Plattsburgh becomes first city in Upstate NY to ban Bitcoin mining. Will opportunities be lost?
As I sit in the Koffee Kat Espresso Bar on Margaret Street in Plattsburgh, you wouldn’t necessarily know that the City was subject to a recent crypto-controversy surrounding Bitcoin mining. Its sleepy main street is reminiscent of many of the rust belt towns scattered across New England. Recently though the City of Plattsburgh voted to become the first city to ban bitcoin mining (and all cryptocurrency operations) citing concerns over energy consumption. A copy of LOCAL LAW P-3 OF 2018 can be found on the City’s website. The ban will be an 18-month moratorium in order to preserve natural resources, protect the health of residents and preserve the “character and direction” of the City.
This comes on the heals of a New York State Public Service Commission (PSC) ruling that local power authorities can charge higher rates to cryptocurrency developers citing concerns over power consumption. For an explanation on how exactly cryptocurrency mining uses so much energy check out this Washington Post article from December.
In full disclosure, I passed on an opportunity about five years ago to invest in bitcoin mining. Ironically my concern at the time was creating a large enough operation to achieve the economies of scale necessary to outweigh the estimated energy costs. Yup, I too passed on bitcoin mining because of energy. That’s a decision I sometimes regret depending on the price of bitcoin.
But I digress. Back to my coffee (which I might add is pretty delicious) and the point of this story.
The problem for Plattsburgh is that it only has an allotment of 104 megawatts of power per month. The largest bitcoin mining operation here is Coinmint LLC, which, according to at least one source, used roughly 10 percent of the City’s total power allotment through Q1. Another problem? If the City exceeds its allotment with Quebec Hydro, its rates double. In December and January this is exactly what happened and local residents saw their bills increase as much as $300 (according to testimony). Meanwhile the PSC says the average increase is closer to $10. To be fair, that is not an insignificant financial issue for towns and cities which may already be facing tightening budgets and struggling economic conditions. It’s also not isolated to Plattsburgh as this very same issue has become a recent problem in St. Lawrence County.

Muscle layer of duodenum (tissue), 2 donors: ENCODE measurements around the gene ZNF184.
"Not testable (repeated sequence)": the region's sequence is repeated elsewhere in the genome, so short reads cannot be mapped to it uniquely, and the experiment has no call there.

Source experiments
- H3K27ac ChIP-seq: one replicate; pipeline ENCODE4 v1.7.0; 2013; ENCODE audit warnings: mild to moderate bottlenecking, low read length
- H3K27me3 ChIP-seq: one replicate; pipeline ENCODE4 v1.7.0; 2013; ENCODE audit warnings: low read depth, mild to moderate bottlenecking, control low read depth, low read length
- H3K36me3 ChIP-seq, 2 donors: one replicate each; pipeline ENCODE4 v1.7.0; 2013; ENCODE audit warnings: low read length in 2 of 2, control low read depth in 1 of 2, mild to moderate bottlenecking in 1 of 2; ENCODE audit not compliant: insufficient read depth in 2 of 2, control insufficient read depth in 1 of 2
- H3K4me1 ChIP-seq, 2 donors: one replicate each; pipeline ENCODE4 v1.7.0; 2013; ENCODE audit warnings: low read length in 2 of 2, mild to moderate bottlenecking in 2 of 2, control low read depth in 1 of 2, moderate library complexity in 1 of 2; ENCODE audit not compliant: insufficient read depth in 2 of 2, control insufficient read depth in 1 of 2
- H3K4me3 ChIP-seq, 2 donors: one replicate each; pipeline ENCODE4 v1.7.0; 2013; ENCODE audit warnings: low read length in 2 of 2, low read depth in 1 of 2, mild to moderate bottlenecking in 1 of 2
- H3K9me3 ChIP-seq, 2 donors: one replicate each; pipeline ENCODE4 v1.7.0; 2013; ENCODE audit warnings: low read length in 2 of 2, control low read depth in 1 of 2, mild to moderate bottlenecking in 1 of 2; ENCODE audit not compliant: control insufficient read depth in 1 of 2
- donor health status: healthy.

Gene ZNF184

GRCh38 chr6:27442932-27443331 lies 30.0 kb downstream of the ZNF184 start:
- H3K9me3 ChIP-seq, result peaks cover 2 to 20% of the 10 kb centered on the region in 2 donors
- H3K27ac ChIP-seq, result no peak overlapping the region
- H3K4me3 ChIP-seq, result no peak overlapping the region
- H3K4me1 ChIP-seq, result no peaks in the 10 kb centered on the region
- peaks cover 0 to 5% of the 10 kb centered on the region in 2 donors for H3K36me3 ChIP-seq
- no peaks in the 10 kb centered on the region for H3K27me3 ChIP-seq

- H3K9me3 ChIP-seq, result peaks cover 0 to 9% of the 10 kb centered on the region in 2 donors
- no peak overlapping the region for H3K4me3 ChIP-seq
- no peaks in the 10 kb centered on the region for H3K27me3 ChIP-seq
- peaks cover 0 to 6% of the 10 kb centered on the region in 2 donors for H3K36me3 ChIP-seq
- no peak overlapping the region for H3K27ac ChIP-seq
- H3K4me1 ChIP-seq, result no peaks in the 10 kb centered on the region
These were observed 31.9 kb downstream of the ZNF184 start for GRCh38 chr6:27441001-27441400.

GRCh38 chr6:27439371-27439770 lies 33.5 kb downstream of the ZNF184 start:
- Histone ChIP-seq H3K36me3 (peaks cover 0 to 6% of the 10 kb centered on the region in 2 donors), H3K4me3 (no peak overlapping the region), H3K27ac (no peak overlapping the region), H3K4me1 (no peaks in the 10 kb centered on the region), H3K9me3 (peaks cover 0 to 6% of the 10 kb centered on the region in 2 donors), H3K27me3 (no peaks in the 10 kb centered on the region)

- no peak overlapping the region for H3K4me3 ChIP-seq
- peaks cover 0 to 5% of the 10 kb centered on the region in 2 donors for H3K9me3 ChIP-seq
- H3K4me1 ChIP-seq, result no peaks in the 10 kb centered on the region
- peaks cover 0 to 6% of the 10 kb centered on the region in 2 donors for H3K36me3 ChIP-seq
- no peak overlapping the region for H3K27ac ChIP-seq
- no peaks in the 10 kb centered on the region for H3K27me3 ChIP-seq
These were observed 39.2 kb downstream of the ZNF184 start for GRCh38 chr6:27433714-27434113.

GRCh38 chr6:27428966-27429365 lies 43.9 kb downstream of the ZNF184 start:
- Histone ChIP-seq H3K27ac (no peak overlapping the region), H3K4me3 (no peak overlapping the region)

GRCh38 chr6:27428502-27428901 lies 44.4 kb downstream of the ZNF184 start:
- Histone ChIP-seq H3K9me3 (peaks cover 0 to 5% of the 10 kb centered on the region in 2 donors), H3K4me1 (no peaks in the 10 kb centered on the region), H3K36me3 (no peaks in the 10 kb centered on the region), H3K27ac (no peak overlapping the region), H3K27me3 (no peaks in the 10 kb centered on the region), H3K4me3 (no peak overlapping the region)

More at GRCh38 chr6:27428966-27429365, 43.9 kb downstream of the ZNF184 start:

The fundamental question raised here is how upstate cities and towns like Plattsburgh are going to compete for high growth startups (and jobs) when they face competitive challenges like access to low cost energy and high-quality infrastructure like fiber—things most tech companies rely on. At the end of the day it is a cost benefit analysis for local municipalities. A bet they cannot afford to lose.
Unfortunately, when it comes to cryptocurrency operations these factors don’t give a clear answer. No doubt these operations are making a profit for their principles (some of which presumably is going back into the economy eventually), but much of the operation is done through automation and CPUs—resulting in few, if any, employees being hired. This creates an impediment to accessing lower cost power since much of the economic development incentives for cheap power are tied to job creation.
But what about the space these crypto-operations are utilizing? They presumably are paying rent, paying taxes, generating some degree of economic impact. In Plattsburgh mining companies are currently occupying an abandoned Ames department store and a former Georgia Pacific building. While this may be utilizing what would otherwise be abandoned or underutilized spaces, this is far from the best adaptive reuse project I’ve ever seen. But still, probably a net gain.
Some cryptocurrency operations are turning to more creative solutions. In Batavia, New York for instance, one operation is currently utilizing a rural power cooperative in order to ensure access to cheap power for mining operations. Other operations are turning towards green or renewable energy sources which should reduce the cost burden in the long run.
Still, this is a conflict which likely will not be going away anytime soon. The creation of advanced AI systems and automated technologies are likely going to require more, not less, power. Under this context, closing the door to innovation for upstate communities is not going to bode well for economic growth in the future. Finding a way to accommodate that growth however may not be easy. It is undeniable that the high energy consumption of crypto-operations is creating difficult challenges for local municipalities and residents. As they work on answers lets hope that creative, value-add solutions will be on the table.
Because closing the door to upstate shouldn’t be.
Original article can be found on the Upstate Venture Connect website: